As a result, these companies typically do not engage in major expansions and rarely have exponential growth opportunities. Because of their focus on stable revenues rather than on growth, the management teams do not generally feel the need to retain large sums to be reinvested into the business. Therefore, these companies are free to distribute greater percentages of their earnings in the form of dividends to shareholders.
3% to 4%
The average dividend yield offered by top companies in the utility sector, which has been traditionally known to offer a high dividend payout.
Ideal Utility Investors
The utilities sector's primary appeal to investors is its resistance to economic ups and downs. While it does not offer aggressive gains during bull markets, it tends to hold its value much better than the broader market during downturns and recessions. Of course, as within any market sector, some companies consistently outperform others.
The general stability of their revenues, along with their consistently strong dividends, makes utilities of particular interest to income investors, especially in a lower interest rate environment. It is also well-suited for conservative, buy-and-hold investors who, rather than trying to get rich quick, wish to accumulate wealth slowly over the long-term while eschewing significant risk.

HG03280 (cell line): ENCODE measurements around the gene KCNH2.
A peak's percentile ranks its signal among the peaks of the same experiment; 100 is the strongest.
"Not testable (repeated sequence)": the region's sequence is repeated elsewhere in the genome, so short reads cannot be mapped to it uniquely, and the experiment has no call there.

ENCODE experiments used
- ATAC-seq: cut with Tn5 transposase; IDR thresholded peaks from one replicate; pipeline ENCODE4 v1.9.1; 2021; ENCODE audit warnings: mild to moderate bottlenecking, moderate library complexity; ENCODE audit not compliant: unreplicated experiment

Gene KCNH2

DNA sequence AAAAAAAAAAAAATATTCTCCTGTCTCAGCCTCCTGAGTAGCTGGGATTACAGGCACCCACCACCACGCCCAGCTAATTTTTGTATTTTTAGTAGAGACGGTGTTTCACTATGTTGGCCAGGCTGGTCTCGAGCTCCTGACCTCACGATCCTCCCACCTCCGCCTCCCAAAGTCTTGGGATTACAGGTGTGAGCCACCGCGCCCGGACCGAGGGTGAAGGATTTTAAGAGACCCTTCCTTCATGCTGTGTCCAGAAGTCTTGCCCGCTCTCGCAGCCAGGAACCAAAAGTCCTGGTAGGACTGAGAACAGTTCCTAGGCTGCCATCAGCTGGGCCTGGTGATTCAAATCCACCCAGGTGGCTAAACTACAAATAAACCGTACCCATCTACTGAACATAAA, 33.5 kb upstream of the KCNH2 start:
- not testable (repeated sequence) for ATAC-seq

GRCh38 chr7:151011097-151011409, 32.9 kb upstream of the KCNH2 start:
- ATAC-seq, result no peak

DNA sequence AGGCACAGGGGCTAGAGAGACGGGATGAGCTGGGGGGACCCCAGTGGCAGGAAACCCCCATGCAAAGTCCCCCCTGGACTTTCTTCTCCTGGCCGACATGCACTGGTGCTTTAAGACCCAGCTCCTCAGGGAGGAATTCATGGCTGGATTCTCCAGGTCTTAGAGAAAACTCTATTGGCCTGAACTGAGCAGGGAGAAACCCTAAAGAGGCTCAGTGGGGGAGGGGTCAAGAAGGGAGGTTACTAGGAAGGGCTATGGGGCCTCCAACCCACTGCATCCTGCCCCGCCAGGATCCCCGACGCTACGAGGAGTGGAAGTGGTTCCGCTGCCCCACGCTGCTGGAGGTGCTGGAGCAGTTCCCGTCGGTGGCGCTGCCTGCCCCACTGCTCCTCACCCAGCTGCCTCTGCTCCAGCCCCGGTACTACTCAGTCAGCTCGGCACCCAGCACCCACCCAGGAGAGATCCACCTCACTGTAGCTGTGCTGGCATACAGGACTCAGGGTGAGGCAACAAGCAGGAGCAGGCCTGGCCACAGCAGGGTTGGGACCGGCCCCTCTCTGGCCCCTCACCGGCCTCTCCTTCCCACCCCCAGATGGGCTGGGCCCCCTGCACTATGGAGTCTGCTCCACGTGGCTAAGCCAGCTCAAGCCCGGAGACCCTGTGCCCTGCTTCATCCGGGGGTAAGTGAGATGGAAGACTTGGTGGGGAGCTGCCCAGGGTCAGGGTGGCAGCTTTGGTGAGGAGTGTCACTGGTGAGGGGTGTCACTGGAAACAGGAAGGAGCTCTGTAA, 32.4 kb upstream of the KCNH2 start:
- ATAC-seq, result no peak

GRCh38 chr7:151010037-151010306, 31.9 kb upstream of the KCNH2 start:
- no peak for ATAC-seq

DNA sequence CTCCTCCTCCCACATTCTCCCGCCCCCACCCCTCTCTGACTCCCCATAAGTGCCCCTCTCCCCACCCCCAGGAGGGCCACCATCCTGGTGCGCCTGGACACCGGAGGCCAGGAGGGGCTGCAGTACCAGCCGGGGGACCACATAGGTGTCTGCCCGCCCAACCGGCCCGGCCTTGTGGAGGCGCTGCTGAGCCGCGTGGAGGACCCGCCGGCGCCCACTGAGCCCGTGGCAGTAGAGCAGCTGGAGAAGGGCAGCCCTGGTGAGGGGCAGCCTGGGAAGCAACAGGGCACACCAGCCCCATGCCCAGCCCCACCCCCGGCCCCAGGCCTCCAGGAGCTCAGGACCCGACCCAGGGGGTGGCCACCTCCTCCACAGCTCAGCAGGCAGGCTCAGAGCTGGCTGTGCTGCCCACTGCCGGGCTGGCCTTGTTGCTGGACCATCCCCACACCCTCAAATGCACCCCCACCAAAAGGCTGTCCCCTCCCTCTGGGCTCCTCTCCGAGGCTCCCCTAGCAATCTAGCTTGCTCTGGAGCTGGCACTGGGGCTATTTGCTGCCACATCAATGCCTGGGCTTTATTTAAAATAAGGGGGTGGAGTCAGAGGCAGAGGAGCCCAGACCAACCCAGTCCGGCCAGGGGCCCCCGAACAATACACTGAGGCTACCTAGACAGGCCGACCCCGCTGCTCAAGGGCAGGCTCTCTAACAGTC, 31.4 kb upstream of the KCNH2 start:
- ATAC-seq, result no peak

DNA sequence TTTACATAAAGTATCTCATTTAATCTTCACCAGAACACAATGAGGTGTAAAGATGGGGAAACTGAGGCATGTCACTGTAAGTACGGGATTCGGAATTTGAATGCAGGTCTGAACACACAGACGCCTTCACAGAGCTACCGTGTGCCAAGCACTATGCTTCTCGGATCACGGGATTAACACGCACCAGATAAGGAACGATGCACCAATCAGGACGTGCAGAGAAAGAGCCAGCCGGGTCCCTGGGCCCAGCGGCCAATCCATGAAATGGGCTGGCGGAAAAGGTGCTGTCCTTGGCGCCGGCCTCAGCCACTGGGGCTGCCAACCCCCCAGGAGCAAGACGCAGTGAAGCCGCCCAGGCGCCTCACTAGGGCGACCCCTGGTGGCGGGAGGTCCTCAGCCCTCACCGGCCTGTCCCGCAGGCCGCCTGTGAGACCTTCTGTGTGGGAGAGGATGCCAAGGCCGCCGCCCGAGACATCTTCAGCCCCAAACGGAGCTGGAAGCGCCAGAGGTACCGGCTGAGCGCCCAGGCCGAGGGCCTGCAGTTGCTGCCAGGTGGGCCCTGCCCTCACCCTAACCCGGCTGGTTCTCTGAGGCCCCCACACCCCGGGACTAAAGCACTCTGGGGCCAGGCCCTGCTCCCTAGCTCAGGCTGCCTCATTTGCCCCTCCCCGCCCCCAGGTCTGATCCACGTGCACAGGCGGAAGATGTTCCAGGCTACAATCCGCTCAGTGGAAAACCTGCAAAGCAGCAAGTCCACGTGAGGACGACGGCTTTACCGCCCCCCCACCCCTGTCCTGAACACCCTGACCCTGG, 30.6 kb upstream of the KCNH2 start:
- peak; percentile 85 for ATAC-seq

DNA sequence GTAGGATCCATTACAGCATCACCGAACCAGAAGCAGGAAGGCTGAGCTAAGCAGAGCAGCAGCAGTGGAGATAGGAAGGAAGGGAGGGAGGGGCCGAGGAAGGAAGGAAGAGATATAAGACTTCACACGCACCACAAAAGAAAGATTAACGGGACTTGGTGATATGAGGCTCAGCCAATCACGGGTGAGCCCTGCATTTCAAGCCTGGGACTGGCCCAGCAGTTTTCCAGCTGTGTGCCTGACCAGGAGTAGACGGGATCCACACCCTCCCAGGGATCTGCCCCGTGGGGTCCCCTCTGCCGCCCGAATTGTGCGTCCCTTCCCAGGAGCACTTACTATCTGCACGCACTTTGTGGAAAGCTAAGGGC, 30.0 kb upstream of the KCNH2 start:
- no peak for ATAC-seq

However, the sector's lack of volatility compared to the broader stock market does not preclude it completely from being subjected to the market's ups and downs. As such, an investor who forecasts market trends correctly can profit from a fall in utilities by employing speculation methods such as short selling and various futures and options strategies, such as put options (selling a stock in the future but at a price agreed upon today).
So, when hedging exposure to utilities, investors seek sectors that do the opposite—gain more than the broader market during bull markets and lose more during bear markets. They find these sectors by looking for betas greater than 1.
Sectors that have high betas—offering strong gains during phases of the economic cycle when utilities do not—include the trucking industry (1.32), Internet software (1.29), and home-building (1.29).